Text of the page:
We assess the mood in bond markets as central banks once again start to focus on tapering quantitative-easing programmes.
- Central banks are once again talking about reducing the rate at which they will continue to buy bonds through their various quantitative easing (QE) programmes.
- Investors appear more sanguine than during the ‘taper tantrum’ in 2013.
- Potential tapering has been better flagged this time, with central-bank messaging so far suggesting no rapid rate hike will follow on the heels of the tapering.
- Investors will continue to be more concerned about concrete details of any acceleration in the rate of tapering, persistent inflation, and the timing of actual rate rises.
- We think a diversified approach to fixed income that allows some shorting ability is prudent to navigate potentially turbulent markets.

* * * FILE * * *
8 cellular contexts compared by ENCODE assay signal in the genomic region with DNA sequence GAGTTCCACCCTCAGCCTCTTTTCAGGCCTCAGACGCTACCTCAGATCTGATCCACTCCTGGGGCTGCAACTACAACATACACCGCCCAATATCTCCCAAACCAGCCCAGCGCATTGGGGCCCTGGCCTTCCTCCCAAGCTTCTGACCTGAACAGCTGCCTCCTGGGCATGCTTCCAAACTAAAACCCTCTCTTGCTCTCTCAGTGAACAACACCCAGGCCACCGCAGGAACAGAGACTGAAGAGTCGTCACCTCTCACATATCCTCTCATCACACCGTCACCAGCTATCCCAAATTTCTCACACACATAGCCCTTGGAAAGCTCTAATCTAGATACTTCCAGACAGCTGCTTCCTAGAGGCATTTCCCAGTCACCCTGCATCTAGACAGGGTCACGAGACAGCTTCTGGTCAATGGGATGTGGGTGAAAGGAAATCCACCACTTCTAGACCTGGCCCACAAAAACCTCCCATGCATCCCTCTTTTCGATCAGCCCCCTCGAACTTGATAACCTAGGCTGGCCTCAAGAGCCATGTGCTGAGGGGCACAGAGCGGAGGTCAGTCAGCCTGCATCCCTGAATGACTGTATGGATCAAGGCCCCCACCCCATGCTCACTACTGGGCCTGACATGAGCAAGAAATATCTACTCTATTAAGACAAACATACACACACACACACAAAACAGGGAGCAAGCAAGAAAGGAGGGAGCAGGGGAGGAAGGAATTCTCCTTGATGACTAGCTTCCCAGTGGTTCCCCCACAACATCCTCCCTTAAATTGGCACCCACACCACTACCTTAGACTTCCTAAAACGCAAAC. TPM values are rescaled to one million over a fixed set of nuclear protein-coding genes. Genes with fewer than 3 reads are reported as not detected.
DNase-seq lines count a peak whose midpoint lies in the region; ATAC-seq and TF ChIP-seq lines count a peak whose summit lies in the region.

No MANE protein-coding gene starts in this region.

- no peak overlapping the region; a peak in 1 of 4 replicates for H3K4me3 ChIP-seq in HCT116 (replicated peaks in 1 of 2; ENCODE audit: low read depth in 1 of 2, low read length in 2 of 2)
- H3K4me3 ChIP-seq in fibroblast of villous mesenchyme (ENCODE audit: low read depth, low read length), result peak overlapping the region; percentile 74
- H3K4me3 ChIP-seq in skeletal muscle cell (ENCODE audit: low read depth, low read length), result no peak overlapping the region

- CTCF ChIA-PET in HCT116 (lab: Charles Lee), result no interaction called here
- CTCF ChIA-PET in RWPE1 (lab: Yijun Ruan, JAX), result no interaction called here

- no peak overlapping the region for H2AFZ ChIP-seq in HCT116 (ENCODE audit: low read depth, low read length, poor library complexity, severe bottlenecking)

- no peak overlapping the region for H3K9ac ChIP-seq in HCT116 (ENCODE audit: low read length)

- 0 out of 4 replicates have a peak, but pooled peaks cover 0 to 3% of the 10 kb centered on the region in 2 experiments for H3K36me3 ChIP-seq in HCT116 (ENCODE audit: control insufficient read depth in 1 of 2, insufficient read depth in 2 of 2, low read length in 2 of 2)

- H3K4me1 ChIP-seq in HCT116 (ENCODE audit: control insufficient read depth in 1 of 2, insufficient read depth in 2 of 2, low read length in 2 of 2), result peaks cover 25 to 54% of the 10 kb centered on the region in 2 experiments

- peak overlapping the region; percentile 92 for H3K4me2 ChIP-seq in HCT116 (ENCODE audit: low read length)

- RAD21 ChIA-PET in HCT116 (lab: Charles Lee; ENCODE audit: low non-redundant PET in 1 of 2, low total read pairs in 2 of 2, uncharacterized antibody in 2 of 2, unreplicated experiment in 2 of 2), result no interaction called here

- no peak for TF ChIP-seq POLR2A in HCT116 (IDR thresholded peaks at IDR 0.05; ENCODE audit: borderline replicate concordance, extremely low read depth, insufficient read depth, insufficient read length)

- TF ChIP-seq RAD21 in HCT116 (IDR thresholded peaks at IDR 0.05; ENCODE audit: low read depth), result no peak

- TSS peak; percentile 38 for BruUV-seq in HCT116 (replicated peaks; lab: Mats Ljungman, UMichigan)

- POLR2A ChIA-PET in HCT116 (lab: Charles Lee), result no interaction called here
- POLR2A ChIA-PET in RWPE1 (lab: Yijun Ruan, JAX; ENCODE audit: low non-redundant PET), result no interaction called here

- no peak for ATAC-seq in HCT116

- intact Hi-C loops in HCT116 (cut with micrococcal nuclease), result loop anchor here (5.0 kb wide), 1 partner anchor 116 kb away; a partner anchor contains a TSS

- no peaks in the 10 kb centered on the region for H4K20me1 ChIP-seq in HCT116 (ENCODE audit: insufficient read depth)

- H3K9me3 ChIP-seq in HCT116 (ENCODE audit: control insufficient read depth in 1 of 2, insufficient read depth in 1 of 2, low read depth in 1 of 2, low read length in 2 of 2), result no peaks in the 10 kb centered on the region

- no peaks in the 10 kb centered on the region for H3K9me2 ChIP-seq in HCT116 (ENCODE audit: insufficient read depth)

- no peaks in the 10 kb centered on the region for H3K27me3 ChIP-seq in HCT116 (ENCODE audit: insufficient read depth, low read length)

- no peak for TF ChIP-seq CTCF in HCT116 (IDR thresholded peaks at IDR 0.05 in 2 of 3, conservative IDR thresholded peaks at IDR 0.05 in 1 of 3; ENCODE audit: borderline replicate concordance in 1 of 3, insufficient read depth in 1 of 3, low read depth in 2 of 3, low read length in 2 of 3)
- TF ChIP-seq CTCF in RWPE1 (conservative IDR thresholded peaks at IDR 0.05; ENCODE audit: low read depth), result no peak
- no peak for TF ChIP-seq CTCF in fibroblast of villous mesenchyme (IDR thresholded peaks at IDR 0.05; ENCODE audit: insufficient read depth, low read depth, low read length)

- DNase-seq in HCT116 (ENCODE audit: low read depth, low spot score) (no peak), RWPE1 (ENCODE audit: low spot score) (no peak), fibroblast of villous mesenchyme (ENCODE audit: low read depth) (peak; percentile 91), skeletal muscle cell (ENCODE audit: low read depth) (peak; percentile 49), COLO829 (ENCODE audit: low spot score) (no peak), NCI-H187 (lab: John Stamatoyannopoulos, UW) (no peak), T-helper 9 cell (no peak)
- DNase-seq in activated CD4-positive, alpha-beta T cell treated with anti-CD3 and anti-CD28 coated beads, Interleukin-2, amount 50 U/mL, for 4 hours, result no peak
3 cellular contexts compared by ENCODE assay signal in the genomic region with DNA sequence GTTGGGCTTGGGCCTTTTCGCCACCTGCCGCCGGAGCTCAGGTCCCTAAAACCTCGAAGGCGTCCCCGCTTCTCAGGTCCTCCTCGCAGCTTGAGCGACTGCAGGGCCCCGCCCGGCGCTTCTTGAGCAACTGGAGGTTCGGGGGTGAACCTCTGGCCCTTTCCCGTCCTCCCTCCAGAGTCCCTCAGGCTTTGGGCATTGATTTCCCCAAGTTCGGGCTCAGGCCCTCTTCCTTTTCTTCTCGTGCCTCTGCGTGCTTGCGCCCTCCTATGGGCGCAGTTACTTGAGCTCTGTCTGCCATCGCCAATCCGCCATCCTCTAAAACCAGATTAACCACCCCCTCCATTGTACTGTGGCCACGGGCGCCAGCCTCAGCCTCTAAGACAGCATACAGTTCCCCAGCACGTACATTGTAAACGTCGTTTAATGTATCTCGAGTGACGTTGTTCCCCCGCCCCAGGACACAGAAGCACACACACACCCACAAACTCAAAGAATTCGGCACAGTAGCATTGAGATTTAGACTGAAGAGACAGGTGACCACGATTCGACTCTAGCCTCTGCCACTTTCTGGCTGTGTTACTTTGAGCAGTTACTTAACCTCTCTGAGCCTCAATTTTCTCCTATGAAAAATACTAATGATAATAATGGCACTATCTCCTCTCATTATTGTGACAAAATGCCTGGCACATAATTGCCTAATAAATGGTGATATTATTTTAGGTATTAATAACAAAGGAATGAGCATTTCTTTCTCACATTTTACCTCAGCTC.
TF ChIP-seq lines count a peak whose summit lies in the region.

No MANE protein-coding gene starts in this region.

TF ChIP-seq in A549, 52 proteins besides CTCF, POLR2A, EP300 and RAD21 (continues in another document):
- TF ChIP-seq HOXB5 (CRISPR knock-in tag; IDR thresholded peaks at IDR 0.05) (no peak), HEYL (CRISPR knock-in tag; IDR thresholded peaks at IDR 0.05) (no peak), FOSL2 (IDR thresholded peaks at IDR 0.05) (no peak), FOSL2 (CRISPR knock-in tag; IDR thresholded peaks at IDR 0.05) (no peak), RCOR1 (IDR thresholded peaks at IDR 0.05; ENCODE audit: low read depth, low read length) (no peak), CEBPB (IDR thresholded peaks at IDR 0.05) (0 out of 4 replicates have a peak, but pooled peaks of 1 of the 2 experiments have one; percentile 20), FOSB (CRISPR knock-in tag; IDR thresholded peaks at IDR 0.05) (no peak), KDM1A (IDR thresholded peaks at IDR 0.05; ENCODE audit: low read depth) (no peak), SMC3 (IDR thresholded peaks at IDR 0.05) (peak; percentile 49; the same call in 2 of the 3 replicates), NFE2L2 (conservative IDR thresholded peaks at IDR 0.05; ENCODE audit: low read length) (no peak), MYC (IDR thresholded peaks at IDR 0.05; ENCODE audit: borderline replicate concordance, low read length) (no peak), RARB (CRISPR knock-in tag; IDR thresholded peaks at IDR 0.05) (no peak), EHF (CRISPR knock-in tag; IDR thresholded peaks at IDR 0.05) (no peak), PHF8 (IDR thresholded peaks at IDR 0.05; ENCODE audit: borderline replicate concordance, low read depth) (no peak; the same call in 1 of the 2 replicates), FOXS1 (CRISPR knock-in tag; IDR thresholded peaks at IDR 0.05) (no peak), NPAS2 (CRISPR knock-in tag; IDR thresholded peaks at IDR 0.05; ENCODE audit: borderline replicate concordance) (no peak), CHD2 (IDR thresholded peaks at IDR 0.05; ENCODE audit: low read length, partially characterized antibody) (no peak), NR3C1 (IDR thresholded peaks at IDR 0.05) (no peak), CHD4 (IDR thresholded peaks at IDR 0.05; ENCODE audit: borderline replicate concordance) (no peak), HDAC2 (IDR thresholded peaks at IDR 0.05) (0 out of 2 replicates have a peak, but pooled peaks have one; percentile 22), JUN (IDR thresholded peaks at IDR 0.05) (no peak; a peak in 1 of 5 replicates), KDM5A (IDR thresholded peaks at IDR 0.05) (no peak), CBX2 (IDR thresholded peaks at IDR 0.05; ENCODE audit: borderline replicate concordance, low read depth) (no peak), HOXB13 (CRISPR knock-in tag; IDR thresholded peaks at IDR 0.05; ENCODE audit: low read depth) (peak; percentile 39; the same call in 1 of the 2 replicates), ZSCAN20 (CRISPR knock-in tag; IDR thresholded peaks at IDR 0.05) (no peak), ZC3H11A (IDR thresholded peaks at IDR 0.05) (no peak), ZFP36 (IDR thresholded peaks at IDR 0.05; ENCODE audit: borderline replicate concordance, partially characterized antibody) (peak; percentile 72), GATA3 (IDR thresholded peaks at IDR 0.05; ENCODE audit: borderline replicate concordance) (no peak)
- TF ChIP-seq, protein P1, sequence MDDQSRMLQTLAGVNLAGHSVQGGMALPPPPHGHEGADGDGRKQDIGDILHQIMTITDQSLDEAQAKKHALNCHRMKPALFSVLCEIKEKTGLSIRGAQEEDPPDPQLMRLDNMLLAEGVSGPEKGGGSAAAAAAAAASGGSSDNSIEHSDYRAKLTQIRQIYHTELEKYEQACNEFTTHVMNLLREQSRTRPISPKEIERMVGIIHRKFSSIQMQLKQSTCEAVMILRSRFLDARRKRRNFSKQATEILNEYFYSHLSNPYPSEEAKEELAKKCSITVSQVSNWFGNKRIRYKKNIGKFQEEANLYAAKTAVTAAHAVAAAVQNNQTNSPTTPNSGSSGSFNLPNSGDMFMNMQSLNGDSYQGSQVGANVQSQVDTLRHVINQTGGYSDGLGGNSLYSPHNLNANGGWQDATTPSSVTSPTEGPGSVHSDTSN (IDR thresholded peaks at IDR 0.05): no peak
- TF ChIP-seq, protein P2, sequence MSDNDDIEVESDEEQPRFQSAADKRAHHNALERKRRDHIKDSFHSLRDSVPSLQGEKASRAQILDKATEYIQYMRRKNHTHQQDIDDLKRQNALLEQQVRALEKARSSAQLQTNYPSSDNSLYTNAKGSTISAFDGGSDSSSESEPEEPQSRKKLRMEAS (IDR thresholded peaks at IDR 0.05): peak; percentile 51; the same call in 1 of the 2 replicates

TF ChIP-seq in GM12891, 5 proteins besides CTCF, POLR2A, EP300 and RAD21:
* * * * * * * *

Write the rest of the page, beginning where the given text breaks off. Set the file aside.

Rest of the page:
As the tentative post-pandemic recovery continues, central banks are once again making plenty of noise about reducing the rate at which they will continue to buy bonds through their various quantitative-easing (QE) programmes.
This new round of ‘taper talk’ is markedly different to the last one back in 2013, when the so-called ‘taper tantrum’ was greeted by significant market unease and volatility. By contrast, so far, bond investors in 2021 appear to be more sanguine. Why?
First, potential tapering has been better flagged than last time. This time round, central-bank messaging, so far, suggests the process of reducing asset purchases will be more drawn out than in 2013, and that when the tapering process does begin in earnest, there will be no rapid rise in interest rates following on its heels. Investors will continue to be more concerned about concrete details of any acceleration in the rate of tapering, and, most importantly, when the actual rate rises occur.